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Founded by Seleucus I Nicator, one of Alexander the Great’s generals in 300 BC as Seleucus Euphrates, Zeugma Ancient City is located within the borders of Belkıs village in Nizip district of Gaziantep today. One of the most populous cities of its period, Zeugma gained its last name when it came under Roman rule in the 1st century BC. The region made significant developments in terms of art during the Roman era, and it is considered as one of the unique areas in the world, especially with its mosaics. Discovered during the excavations in Zeugma Ancient City, the bullae (seal impressions) had earned a world record in its area, increasing the historical value of the region. Being opened to visitors on September 9, 2019, Zeugma Mosaic Museum hosts artefacts that shed light on the past and receives guests from many parts of the world every year.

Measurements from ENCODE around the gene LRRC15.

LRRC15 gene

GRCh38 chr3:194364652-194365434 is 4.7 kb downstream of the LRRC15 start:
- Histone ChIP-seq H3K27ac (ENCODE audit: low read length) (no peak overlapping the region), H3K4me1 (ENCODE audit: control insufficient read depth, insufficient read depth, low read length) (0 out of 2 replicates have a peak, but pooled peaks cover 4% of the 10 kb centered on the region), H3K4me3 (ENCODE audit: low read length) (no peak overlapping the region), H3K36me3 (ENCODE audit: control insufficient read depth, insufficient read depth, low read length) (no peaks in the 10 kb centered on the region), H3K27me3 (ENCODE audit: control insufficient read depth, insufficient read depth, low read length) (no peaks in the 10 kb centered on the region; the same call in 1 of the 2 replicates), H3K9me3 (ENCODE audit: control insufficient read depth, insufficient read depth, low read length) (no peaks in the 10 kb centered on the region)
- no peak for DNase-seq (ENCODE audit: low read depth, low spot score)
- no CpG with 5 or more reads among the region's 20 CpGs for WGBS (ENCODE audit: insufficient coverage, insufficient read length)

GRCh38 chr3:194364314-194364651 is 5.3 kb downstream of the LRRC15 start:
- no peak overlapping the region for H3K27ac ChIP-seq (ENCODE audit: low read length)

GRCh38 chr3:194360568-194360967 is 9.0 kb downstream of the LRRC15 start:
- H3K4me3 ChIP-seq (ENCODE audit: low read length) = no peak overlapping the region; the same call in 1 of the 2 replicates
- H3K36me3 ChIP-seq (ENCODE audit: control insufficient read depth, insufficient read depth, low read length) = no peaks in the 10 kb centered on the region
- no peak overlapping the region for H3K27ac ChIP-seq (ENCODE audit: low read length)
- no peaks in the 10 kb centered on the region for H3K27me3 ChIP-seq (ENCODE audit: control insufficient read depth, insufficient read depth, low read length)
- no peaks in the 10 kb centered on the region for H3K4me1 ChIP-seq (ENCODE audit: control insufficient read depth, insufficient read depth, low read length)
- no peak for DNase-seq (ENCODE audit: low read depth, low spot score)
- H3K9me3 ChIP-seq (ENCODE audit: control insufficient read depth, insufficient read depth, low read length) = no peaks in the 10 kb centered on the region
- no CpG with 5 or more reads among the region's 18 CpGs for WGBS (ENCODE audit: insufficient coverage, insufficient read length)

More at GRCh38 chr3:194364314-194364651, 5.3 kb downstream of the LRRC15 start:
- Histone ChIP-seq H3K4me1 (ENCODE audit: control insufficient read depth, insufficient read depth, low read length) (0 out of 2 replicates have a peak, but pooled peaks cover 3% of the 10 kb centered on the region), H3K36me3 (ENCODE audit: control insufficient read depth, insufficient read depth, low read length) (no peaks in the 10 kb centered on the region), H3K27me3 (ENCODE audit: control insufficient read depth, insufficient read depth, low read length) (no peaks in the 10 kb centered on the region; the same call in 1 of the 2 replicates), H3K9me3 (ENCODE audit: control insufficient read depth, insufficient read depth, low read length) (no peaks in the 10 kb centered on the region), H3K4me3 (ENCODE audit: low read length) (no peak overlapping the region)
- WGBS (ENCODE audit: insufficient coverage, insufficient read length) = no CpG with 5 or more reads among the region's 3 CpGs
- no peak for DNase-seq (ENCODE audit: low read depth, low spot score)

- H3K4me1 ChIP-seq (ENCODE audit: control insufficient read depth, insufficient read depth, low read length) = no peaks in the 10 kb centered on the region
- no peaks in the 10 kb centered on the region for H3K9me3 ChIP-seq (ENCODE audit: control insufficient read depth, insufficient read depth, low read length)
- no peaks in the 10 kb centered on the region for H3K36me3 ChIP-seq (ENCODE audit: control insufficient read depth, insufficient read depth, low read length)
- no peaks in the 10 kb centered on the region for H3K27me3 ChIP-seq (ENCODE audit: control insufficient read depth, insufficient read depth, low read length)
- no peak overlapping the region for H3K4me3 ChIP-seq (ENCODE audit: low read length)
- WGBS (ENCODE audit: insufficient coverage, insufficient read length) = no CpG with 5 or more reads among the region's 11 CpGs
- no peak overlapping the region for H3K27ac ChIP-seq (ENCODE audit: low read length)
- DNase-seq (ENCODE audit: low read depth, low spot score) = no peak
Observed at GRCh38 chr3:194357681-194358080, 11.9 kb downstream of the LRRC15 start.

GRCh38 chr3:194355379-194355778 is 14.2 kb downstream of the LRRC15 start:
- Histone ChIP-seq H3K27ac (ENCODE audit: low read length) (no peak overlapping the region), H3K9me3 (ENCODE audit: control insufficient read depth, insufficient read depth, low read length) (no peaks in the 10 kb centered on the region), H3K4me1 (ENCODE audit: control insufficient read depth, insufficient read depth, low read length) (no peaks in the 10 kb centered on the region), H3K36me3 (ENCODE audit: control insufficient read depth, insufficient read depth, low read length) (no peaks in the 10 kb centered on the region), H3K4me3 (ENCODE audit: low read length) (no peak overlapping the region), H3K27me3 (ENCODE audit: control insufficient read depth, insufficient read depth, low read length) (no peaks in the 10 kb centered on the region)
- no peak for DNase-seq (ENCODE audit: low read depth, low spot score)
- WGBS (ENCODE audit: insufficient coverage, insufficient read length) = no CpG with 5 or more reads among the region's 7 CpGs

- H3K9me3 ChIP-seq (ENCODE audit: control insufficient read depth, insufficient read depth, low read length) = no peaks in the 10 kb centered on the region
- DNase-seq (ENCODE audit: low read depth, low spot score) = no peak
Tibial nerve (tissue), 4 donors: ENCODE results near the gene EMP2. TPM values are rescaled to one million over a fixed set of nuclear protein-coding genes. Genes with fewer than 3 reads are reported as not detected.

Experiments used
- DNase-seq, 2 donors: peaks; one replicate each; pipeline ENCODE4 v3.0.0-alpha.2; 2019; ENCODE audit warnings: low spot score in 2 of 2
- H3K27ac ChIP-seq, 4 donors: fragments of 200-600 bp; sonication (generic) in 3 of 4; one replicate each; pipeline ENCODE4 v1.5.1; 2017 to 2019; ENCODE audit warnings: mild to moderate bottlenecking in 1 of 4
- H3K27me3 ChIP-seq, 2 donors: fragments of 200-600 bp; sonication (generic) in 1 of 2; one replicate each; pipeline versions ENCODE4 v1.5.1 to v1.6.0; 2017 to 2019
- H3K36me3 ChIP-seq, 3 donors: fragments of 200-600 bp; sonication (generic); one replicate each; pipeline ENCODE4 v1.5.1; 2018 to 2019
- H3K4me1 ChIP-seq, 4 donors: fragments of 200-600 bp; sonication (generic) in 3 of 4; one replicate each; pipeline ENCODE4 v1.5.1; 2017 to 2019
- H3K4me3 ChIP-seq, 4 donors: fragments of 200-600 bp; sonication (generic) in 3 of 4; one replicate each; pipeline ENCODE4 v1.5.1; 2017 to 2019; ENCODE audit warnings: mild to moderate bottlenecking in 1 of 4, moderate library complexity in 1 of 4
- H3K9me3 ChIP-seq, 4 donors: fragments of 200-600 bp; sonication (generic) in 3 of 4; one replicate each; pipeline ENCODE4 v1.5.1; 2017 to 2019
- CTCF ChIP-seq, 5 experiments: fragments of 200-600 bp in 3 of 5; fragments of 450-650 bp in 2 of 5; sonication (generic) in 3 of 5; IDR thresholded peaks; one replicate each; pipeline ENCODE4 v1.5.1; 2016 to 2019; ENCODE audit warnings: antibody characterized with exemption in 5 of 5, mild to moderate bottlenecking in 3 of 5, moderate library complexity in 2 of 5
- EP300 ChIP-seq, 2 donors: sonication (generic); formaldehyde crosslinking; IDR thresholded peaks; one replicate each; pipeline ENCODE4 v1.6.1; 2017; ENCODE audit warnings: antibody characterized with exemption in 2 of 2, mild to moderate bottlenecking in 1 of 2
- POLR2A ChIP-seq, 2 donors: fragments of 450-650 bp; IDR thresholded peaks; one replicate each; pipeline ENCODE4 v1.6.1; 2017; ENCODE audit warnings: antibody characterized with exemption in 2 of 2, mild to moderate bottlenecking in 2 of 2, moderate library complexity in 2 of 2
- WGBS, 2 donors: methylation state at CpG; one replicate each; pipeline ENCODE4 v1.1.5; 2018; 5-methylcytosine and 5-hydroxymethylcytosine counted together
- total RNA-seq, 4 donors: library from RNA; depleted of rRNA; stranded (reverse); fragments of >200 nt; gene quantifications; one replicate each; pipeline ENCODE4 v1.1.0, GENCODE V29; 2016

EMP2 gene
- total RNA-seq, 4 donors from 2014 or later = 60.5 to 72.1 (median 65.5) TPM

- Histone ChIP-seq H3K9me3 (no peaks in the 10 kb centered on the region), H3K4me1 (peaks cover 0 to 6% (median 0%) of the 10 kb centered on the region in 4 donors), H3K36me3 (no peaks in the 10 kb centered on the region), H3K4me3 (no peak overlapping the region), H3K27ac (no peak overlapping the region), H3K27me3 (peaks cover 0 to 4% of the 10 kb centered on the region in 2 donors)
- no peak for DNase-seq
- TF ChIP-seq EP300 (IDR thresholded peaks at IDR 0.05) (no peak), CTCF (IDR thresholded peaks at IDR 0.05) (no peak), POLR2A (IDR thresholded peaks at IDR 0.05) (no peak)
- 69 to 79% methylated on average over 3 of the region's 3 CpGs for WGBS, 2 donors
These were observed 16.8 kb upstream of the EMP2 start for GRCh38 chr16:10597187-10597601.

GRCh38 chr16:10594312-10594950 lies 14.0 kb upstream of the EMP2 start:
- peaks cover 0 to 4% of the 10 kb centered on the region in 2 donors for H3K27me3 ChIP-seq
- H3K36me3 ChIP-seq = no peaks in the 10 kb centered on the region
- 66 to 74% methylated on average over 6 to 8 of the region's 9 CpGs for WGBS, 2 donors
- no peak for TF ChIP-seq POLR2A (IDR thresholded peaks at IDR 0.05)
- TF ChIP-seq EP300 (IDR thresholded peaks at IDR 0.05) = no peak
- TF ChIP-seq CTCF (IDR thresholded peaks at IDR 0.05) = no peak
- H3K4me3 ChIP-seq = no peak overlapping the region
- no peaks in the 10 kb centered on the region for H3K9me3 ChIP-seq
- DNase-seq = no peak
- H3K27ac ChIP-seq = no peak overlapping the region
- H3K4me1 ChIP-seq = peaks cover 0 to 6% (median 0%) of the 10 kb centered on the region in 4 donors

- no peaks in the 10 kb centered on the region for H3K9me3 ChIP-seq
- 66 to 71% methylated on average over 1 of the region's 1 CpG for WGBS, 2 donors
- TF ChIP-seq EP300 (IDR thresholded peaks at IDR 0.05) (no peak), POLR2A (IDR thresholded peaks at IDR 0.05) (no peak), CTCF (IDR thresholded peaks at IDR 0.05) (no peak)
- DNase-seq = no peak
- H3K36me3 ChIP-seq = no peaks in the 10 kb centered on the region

Artefacts Of The Museum

As well as 3 thousand sqm of mosaics from the Roman and Eastern Roman periods, 140 sqm of murals, four Roman Fountains, 20 columns, four limestone statues, a Bronze Mars Statue, tomb stelas, sarcophagi, and many other architectural pieces, one of the most striking artefacts is undoubtedly the Gypsy Girl mosaic. Called the Mona Lisa of Zeugma, 12 pieces of this mosaic were found in illegal excavations in 1960 and smuggled abroad. However, the missing parts were given back to Turkey from US Bowling Green State University where it was exhibited as a result of diplomatic operations and they are currently on display at the Zeugma Mosaic Museum.

 

 

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